The social psychology seminar series begins again this Friday March 9th at 3pm in room 302-3. Tanya Strub, who is working with Blake McKimmie, will present her confirmation talk on "An investigation of note taking during criminal trials as a means of reducing jurors' reliance on stereotypes for decision-making" from 3-3:30 pm (abstract below). I hope social psychologically minded people will attend the seminar, both to give Tanya support & useful feedback on her project, & to enjoy the post-talk drinks & nibblies.
Following Tanya's presentation, the social psych series continues on Friday March 23rd with a talk by Professor Michael Wesley (Director, Griffith Asia Institute) on "Fear and Democracy: Reactions to Terrorism and Government Responses".
Tanya Strub -- An investigation of note taking during criminal trials as a means of reducing jurors' reliance on stereotypes for decision-making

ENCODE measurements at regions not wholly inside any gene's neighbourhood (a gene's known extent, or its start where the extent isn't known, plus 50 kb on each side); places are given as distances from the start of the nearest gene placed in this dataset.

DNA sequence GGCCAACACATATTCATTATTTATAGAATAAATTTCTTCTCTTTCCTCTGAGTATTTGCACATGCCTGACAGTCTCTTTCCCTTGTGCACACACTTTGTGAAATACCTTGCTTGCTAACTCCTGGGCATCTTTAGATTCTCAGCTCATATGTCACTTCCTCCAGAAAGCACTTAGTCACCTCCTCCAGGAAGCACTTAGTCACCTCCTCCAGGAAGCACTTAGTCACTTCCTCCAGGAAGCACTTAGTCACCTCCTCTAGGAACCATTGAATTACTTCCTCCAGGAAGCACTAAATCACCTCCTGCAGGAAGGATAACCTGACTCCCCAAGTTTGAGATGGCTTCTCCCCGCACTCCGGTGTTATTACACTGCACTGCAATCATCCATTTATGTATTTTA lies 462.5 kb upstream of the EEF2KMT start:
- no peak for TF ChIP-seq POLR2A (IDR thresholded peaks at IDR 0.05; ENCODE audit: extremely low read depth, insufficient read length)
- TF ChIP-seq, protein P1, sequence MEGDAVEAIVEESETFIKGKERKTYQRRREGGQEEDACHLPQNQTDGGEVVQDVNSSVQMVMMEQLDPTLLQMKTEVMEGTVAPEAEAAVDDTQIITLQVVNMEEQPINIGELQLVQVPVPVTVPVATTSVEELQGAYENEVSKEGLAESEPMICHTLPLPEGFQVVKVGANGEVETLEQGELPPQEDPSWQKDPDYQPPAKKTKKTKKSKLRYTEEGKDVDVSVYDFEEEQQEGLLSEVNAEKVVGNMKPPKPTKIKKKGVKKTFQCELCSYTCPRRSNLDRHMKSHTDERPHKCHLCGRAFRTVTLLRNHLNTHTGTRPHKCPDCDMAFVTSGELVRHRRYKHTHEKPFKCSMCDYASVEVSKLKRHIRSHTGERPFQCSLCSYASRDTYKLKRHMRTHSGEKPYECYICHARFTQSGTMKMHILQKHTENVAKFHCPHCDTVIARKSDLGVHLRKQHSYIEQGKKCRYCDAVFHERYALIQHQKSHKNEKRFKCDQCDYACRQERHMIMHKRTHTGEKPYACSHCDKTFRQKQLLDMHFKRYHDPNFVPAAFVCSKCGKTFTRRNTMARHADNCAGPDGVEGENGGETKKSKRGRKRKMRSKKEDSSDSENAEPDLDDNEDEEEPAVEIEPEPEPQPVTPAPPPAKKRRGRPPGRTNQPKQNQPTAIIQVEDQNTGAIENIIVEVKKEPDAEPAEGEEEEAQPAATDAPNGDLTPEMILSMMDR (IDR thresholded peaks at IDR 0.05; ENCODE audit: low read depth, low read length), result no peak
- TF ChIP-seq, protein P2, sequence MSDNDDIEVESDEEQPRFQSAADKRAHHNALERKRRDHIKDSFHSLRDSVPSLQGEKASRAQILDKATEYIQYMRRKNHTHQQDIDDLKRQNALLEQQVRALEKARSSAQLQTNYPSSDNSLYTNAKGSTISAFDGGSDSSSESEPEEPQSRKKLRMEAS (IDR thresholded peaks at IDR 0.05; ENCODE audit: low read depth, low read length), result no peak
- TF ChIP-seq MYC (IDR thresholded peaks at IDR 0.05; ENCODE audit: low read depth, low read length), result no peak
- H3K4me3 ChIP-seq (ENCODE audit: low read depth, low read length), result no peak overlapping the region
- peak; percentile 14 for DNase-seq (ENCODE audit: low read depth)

Previous research has found that taking notes during a trial increases the quantity of trial information jurors can accurately recall. As such, this literature has concluded that note taking jurors are likely to make better decisions than their non-note taking counterparts. However, the majority of this research has been conducted within a civil context and therefore fails to consider the decision-making tasks facing jurors in criminal cases. Jurors in criminal trials are often encouraged to consider the truthfulness of testimony presented by both lay and expert witnesses, to evaluate the meaning and implication of numerous pieces of physical evidence in the context of the criminal behaviour, and to form a general impression of the defendant on the basis of personality traits and characteristics. Such decisional tasks require jurors to do more than just recall and comprehend the evidence presented, rather they must also elaborate on and evaluate the evidence in the context of their final